Rumors, Mixed Signals Cloud U.S. Plans for Paris Agreement
Reports surfaced that a White House senior official had indicated at an energy summit in Montreal that the U.S. might soften its opposition to the accord.
In response, the White House doubled down on its assertion that it would pull out of the deal. National security adviser H.R. McMaster said in an interview on ABC's "This Week" that the U.S. would only stay in the accord if it could renegotiate terms, but Sec. of State Rex Tillerson added on CBS's "Face the Nation" that the U.S. might seek to remain in the deal "under the right conditions."
Trump's announcement that the U.S. would pull out of the agreement has provoked widespread international backlash and is expected to color many of his interactions with other world leaders at the UNGA in New York.
As reported by the Los Angeles Times:
"Global warming has renewed political currency in the wake of Hurricane Harvey, which caused epic floods in Houston, and Hurricane Irma, which devastated parts of the Caribbean and left millions of people in Florida without electricity. Scientists say warmer waters may have intensified the monster storms' force.
Two more storms, Jose and Maria, are churning off the East Coast.
Environmental activists said they saw no sign that the storms would change Trump's claims that climate change is a hoax.
'For anyone who had any hope that two historically devastating storms striking our nation would wake up the Trump administration to the reality of the climate crisis, think again,' the Sierra Club said in a statement Saturday, noting that the White House had quickly denied claims out of Montreal."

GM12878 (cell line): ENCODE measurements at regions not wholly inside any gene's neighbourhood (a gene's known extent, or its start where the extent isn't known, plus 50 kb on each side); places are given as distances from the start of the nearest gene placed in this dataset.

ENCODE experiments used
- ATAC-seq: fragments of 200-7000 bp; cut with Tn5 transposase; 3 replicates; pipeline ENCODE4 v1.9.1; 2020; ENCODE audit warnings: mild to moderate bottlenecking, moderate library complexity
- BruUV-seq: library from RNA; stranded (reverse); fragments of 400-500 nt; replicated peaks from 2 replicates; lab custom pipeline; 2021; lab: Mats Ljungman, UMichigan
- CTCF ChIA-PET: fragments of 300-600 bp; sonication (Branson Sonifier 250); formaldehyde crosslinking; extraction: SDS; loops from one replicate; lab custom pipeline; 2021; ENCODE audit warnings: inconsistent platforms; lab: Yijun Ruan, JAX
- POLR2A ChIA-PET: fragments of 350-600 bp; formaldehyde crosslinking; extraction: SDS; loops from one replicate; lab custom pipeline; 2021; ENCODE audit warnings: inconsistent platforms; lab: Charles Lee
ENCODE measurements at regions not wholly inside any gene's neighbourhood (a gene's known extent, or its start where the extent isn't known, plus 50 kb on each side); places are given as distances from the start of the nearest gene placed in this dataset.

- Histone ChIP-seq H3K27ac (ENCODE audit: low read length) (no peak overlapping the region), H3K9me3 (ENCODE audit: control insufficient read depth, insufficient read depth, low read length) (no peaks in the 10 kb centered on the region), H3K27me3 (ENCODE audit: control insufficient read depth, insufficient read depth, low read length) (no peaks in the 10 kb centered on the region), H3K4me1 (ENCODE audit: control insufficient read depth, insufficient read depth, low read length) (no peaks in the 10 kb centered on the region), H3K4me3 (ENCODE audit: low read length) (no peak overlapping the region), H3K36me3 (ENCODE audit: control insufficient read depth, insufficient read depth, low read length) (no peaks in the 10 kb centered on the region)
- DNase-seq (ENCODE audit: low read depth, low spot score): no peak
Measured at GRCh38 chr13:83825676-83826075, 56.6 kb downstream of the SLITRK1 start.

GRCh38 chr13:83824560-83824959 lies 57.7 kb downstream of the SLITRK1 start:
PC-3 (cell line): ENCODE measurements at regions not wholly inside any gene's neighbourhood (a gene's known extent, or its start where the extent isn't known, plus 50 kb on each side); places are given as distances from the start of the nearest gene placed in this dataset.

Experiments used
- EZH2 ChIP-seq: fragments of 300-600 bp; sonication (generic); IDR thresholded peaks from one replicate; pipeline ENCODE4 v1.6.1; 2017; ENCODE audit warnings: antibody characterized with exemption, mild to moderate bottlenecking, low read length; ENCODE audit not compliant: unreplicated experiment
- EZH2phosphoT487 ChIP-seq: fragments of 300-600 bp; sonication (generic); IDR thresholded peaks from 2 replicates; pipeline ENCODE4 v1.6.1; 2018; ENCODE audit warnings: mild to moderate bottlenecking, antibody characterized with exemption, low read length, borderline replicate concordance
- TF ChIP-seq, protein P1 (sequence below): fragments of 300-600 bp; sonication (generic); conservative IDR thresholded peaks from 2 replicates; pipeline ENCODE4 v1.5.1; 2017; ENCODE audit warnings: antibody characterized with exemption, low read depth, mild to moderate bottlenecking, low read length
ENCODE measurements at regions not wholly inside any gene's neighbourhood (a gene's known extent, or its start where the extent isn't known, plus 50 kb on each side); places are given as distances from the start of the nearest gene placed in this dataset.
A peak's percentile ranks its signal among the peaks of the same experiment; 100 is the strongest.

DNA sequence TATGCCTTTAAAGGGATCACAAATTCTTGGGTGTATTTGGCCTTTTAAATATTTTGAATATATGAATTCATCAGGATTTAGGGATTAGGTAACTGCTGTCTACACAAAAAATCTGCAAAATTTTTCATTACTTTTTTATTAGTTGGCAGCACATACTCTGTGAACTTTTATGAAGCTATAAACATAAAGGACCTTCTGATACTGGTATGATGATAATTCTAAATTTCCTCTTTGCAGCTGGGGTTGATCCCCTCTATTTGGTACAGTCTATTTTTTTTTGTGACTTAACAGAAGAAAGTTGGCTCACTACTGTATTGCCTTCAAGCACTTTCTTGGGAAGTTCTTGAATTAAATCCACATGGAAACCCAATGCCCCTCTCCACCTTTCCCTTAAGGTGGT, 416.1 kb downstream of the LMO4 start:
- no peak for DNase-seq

For a deeper dive:
By Robin Scher
Beyond the questions surrounding the availability, effectiveness and safety of a vaccine, the COVID-19 pandemic has led us to question where our food is coming from and whether we will have enough.
- Can Urban Farms Prevent Hunger in 54 Million People in the U.S. ... ›
- New Report Finds Malnutrition World's Top Killer Amid Pandemic ... ›
- Oxfam Warns 12,000 Could Die Per Day From Hunger Due to ... ›
- Three Ways to Support a Healthy Food System During the COVID ... ›
- Trump USDA Resumes Effort to Cut Food Stamp Benefits - EcoWatch ›
- Pandemic Threatens Food Security for Many College Students ... ›
EcoWatch Daily Newsletter
Tearing through the crowded streets of Philadelphia, an electric car and a gas-powered car sought to win a heated race. One that mimicked how cars are actually used. The cars had to stop at stoplights, wait for pedestrians to cross the street, and swerve in and out of the hundreds of horse-drawn buggies. That's right, horse-drawn buggies. Because this race took place in 1908. It wanted to settle once and for all which car was the superior urban vehicle. Although the gas-powered car was more powerful, the electric car was more versatile. As the cars passed over the finish line, the defeat was stunning. The 1908 Studebaker electric car won by 10 minutes. If in 1908, the electric car was clearly the better form of transportation, why don't we drive them now? Today, I'm going to answer that question by diving into the history of electric cars and what I discovered may surprise you.
As bitcoin's fortunes and prominence rise, so do concerns about its environmental impact.
- 15 Top Conservation Issues of 2021 Include Big Threats, Potential ... ›
- How Blockchain Could Boost Clean Energy - EcoWatch ›
By David Drake and Jeffrey York
The Research Brief is a short take about interesting academic work.
The Big Idea
People often point to plunging natural gas prices as the reason U.S. coal-fired power plants have been shutting down at a faster pace in recent years. However, new research shows two other forces had a much larger effect: federal regulation and a well-funded activist campaign that launched in 2011 with the goal of ending coal power.
- Major Milestone: More than 100,000 MW Worth of Coal-Fired Power ... ›
- Coal Will Not Bring Appalachia Back to Life, But Tech and ... ›
- Renewables Beat Coal in the U.S. for the First Time This April ... ›